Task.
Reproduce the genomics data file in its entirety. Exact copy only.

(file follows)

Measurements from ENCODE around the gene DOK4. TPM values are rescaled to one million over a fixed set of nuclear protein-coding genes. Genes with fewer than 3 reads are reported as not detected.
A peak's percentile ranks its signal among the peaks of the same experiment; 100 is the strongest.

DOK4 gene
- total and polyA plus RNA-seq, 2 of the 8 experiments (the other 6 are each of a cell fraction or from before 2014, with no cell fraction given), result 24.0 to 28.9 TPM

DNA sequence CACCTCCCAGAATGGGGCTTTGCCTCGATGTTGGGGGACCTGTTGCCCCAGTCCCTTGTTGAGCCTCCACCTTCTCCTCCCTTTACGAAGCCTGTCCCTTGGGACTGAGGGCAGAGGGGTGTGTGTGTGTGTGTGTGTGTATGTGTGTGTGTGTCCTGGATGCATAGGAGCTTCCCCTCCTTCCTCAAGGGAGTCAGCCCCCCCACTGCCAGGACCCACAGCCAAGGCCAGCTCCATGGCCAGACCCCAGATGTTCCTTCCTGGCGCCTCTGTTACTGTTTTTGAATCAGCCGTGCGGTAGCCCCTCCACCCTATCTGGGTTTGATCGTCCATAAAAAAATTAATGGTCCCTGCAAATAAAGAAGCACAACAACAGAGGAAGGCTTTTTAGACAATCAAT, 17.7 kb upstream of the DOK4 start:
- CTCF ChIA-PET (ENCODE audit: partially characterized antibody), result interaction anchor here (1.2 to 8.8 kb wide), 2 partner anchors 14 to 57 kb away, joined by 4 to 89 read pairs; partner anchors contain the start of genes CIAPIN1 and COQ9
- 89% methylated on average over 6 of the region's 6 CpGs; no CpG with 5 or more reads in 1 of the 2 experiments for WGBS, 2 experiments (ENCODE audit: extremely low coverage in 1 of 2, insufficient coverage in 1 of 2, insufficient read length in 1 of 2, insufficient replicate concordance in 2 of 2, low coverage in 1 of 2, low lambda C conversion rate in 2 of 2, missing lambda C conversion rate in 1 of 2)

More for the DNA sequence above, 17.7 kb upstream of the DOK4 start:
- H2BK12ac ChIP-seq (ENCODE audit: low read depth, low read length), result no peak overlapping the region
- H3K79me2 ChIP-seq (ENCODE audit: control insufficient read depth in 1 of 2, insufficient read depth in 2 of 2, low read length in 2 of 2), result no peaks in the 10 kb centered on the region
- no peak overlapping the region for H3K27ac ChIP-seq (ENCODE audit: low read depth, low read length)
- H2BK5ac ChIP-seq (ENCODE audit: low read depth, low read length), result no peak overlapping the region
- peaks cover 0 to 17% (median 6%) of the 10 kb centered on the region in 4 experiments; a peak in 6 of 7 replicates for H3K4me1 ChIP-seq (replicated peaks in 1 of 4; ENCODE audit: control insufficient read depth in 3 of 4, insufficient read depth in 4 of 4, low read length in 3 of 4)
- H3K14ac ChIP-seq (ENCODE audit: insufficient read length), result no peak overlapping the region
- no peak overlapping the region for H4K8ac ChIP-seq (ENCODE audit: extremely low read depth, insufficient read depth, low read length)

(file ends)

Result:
Measurements from ENCODE around the gene DOK4. TPM values are rescaled to one million over a fixed set of nuclear protein-coding genes. Genes with fewer than 3 reads are reported as not detected.
A peak's percentile ranks its signal among the peaks of the same experiment; 100 is the strongest.

DOK4 gene
- total and polyA plus RNA-seq, 2 of the 8 experiments (the other 6 are each of a cell fraction or from before 2014, with no cell fraction given), result 24.0 to 28.9 TPM

DNA sequence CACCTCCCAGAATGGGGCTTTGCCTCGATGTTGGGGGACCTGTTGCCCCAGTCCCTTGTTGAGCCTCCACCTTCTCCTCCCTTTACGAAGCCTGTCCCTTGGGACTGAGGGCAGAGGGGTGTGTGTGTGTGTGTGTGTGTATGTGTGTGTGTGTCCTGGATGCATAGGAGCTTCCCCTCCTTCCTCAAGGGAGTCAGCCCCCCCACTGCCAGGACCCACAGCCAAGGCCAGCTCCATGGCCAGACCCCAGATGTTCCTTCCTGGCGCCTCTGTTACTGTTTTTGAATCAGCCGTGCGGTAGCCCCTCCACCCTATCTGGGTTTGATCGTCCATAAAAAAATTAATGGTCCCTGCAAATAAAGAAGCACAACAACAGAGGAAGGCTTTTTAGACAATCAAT, 17.7 kb upstream of the DOK4 start:
- CTCF ChIA-PET (ENCODE audit: partially characterized antibody), result interaction anchor here (1.2 to 8.8 kb wide), 2 partner anchors 14 to 57 kb away, joined by 4 to 89 read pairs; partner anchors contain the start of genes CIAPIN1 and COQ9
- 89% methylated on average over 6 of the region's 6 CpGs; no CpG with 5 or more reads in 1 of the 2 experiments for WGBS, 2 experiments (ENCODE audit: extremely low coverage in 1 of 2, insufficient coverage in 1 of 2, insufficient read length in 1 of 2, insufficient replicate concordance in 2 of 2, low coverage in 1 of 2, low lambda C conversion rate in 2 of 2, missing lambda C conversion rate in 1 of 2)

More for the DNA sequence above, 17.7 kb upstream of the DOK4 start:
- H2BK12ac ChIP-seq (ENCODE audit: low read depth, low read length), result no peak overlapping the region
- H3K79me2 ChIP-seq (ENCODE audit: control insufficient read depth in 1 of 2, insufficient read depth in 2 of 2, low read length in 2 of 2), result no peaks in the 10 kb centered on the region
- no peak overlapping the region for H3K27ac ChIP-seq (ENCODE audit: low read depth, low read length)
- H2BK5ac ChIP-seq (ENCODE audit: low read depth, low read length), result no peak overlapping the region
- peaks cover 0 to 17% (median 6%) of the 10 kb centered on the region in 4 experiments; a peak in 6 of 7 replicates for H3K4me1 ChIP-seq (replicated peaks in 1 of 4; ENCODE audit: control insufficient read depth in 3 of 4, insufficient read depth in 4 of 4, low read length in 3 of 4)
- H3K14ac ChIP-seq (ENCODE audit: insufficient read length), result no peak overlapping the region
- no peak overlapping the region for H4K8ac ChIP-seq (ENCODE audit: extremely low read depth, insufficient read depth, low read length)